Design-Build-Operate Energy Information Modeling for Occupant-Oriented Predictive Building Control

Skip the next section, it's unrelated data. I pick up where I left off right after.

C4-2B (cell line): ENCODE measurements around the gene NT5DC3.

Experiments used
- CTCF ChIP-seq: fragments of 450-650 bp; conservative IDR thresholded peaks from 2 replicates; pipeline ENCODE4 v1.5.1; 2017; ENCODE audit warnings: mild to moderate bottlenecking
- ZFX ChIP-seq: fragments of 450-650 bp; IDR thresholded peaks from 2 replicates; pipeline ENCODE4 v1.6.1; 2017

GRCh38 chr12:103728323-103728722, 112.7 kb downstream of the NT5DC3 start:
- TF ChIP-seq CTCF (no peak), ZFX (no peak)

Green buildings aim to save land, energy, water, and material, as well as to create a healthy and comfortable environment for their occupants throughout the life-cycle. One of the primary goals for the design of green buildings is reducing operating energy costs. Mainly due to the energy performance requirements of various green building rating systems, building energy modeling (BEM) is being increasingly used in the building industry, which definitely improves building energy efficiency through code and standard compliances. However, as a scientific and standardized method, using BEM can provide far more benefits than just code and standard compliances. BEM can be used for many other purposes at different stages of the building life-cycle. This dissertation has developed and demonstrated the concept of Design-build-operate Energy Information Modeling (DBO-EIM) infrastructure, which can be used at different stages of the building life-cycle to improve energy and thermal comfort performance. The whole process is tested using a medium-size office building in Pittsburgh, PA. At the design stage, for the purpose of design decision making a parametric BEM process is demonstrated in the test-bed building. The case study results show that the proposed design case building has better energy performance than the baseline, design alternatives, and various benchmark buildings. At the commissioning and early operation stages, an EnergyPlus model calibration method is introduced using empirical data that are collected from the test-bed building. The final calibrated model has a mean biased error of 1.27% and a coefficient of variation of the root mean squared error of 6.01%. This calibration method provides a scientific and systematic framework to conduct high accuracy EnergyPlus model calibration. At the operation stage, on the basis of the calibrated EnergyPlus model, an occupant-oriented mixed-mode EnergyPlus predictive control (OME+PC) system is developed. Given the Pittsburgh weather context and current operation assumptions, the simulation results suggest a potential 29.37% reduction in annual HVAC energy consumption. In addition, OME+PC enables building occupants to control their thermal environment through an internet-based dashboard. Several important research findings are also concluded from the studies in the DBO-EIM development process that may benefit future work in the building science realm, including the development of an occupant behavior modeling method, the integration of the real-time building operation data collection system, an passive cooling control simulation study, and an occupant subjective thermal comfort field study. In order to show the applicability of the Design-build-operation Energy Information Modeling infrastructure, the process is demonstrated again in a generic Department of Energy prototype medium office EnergyPlus model. Step-by-step instructions and computation time are documented to facilitate future studies. In summary, this dissertation has demonstrated that an original design stage EnergyPlus model can be updated and utilized through the entire DBO-EIM process. Compared to typical building operation, implementing this process can achieve better energy performance and maintain occupant thermal comfort.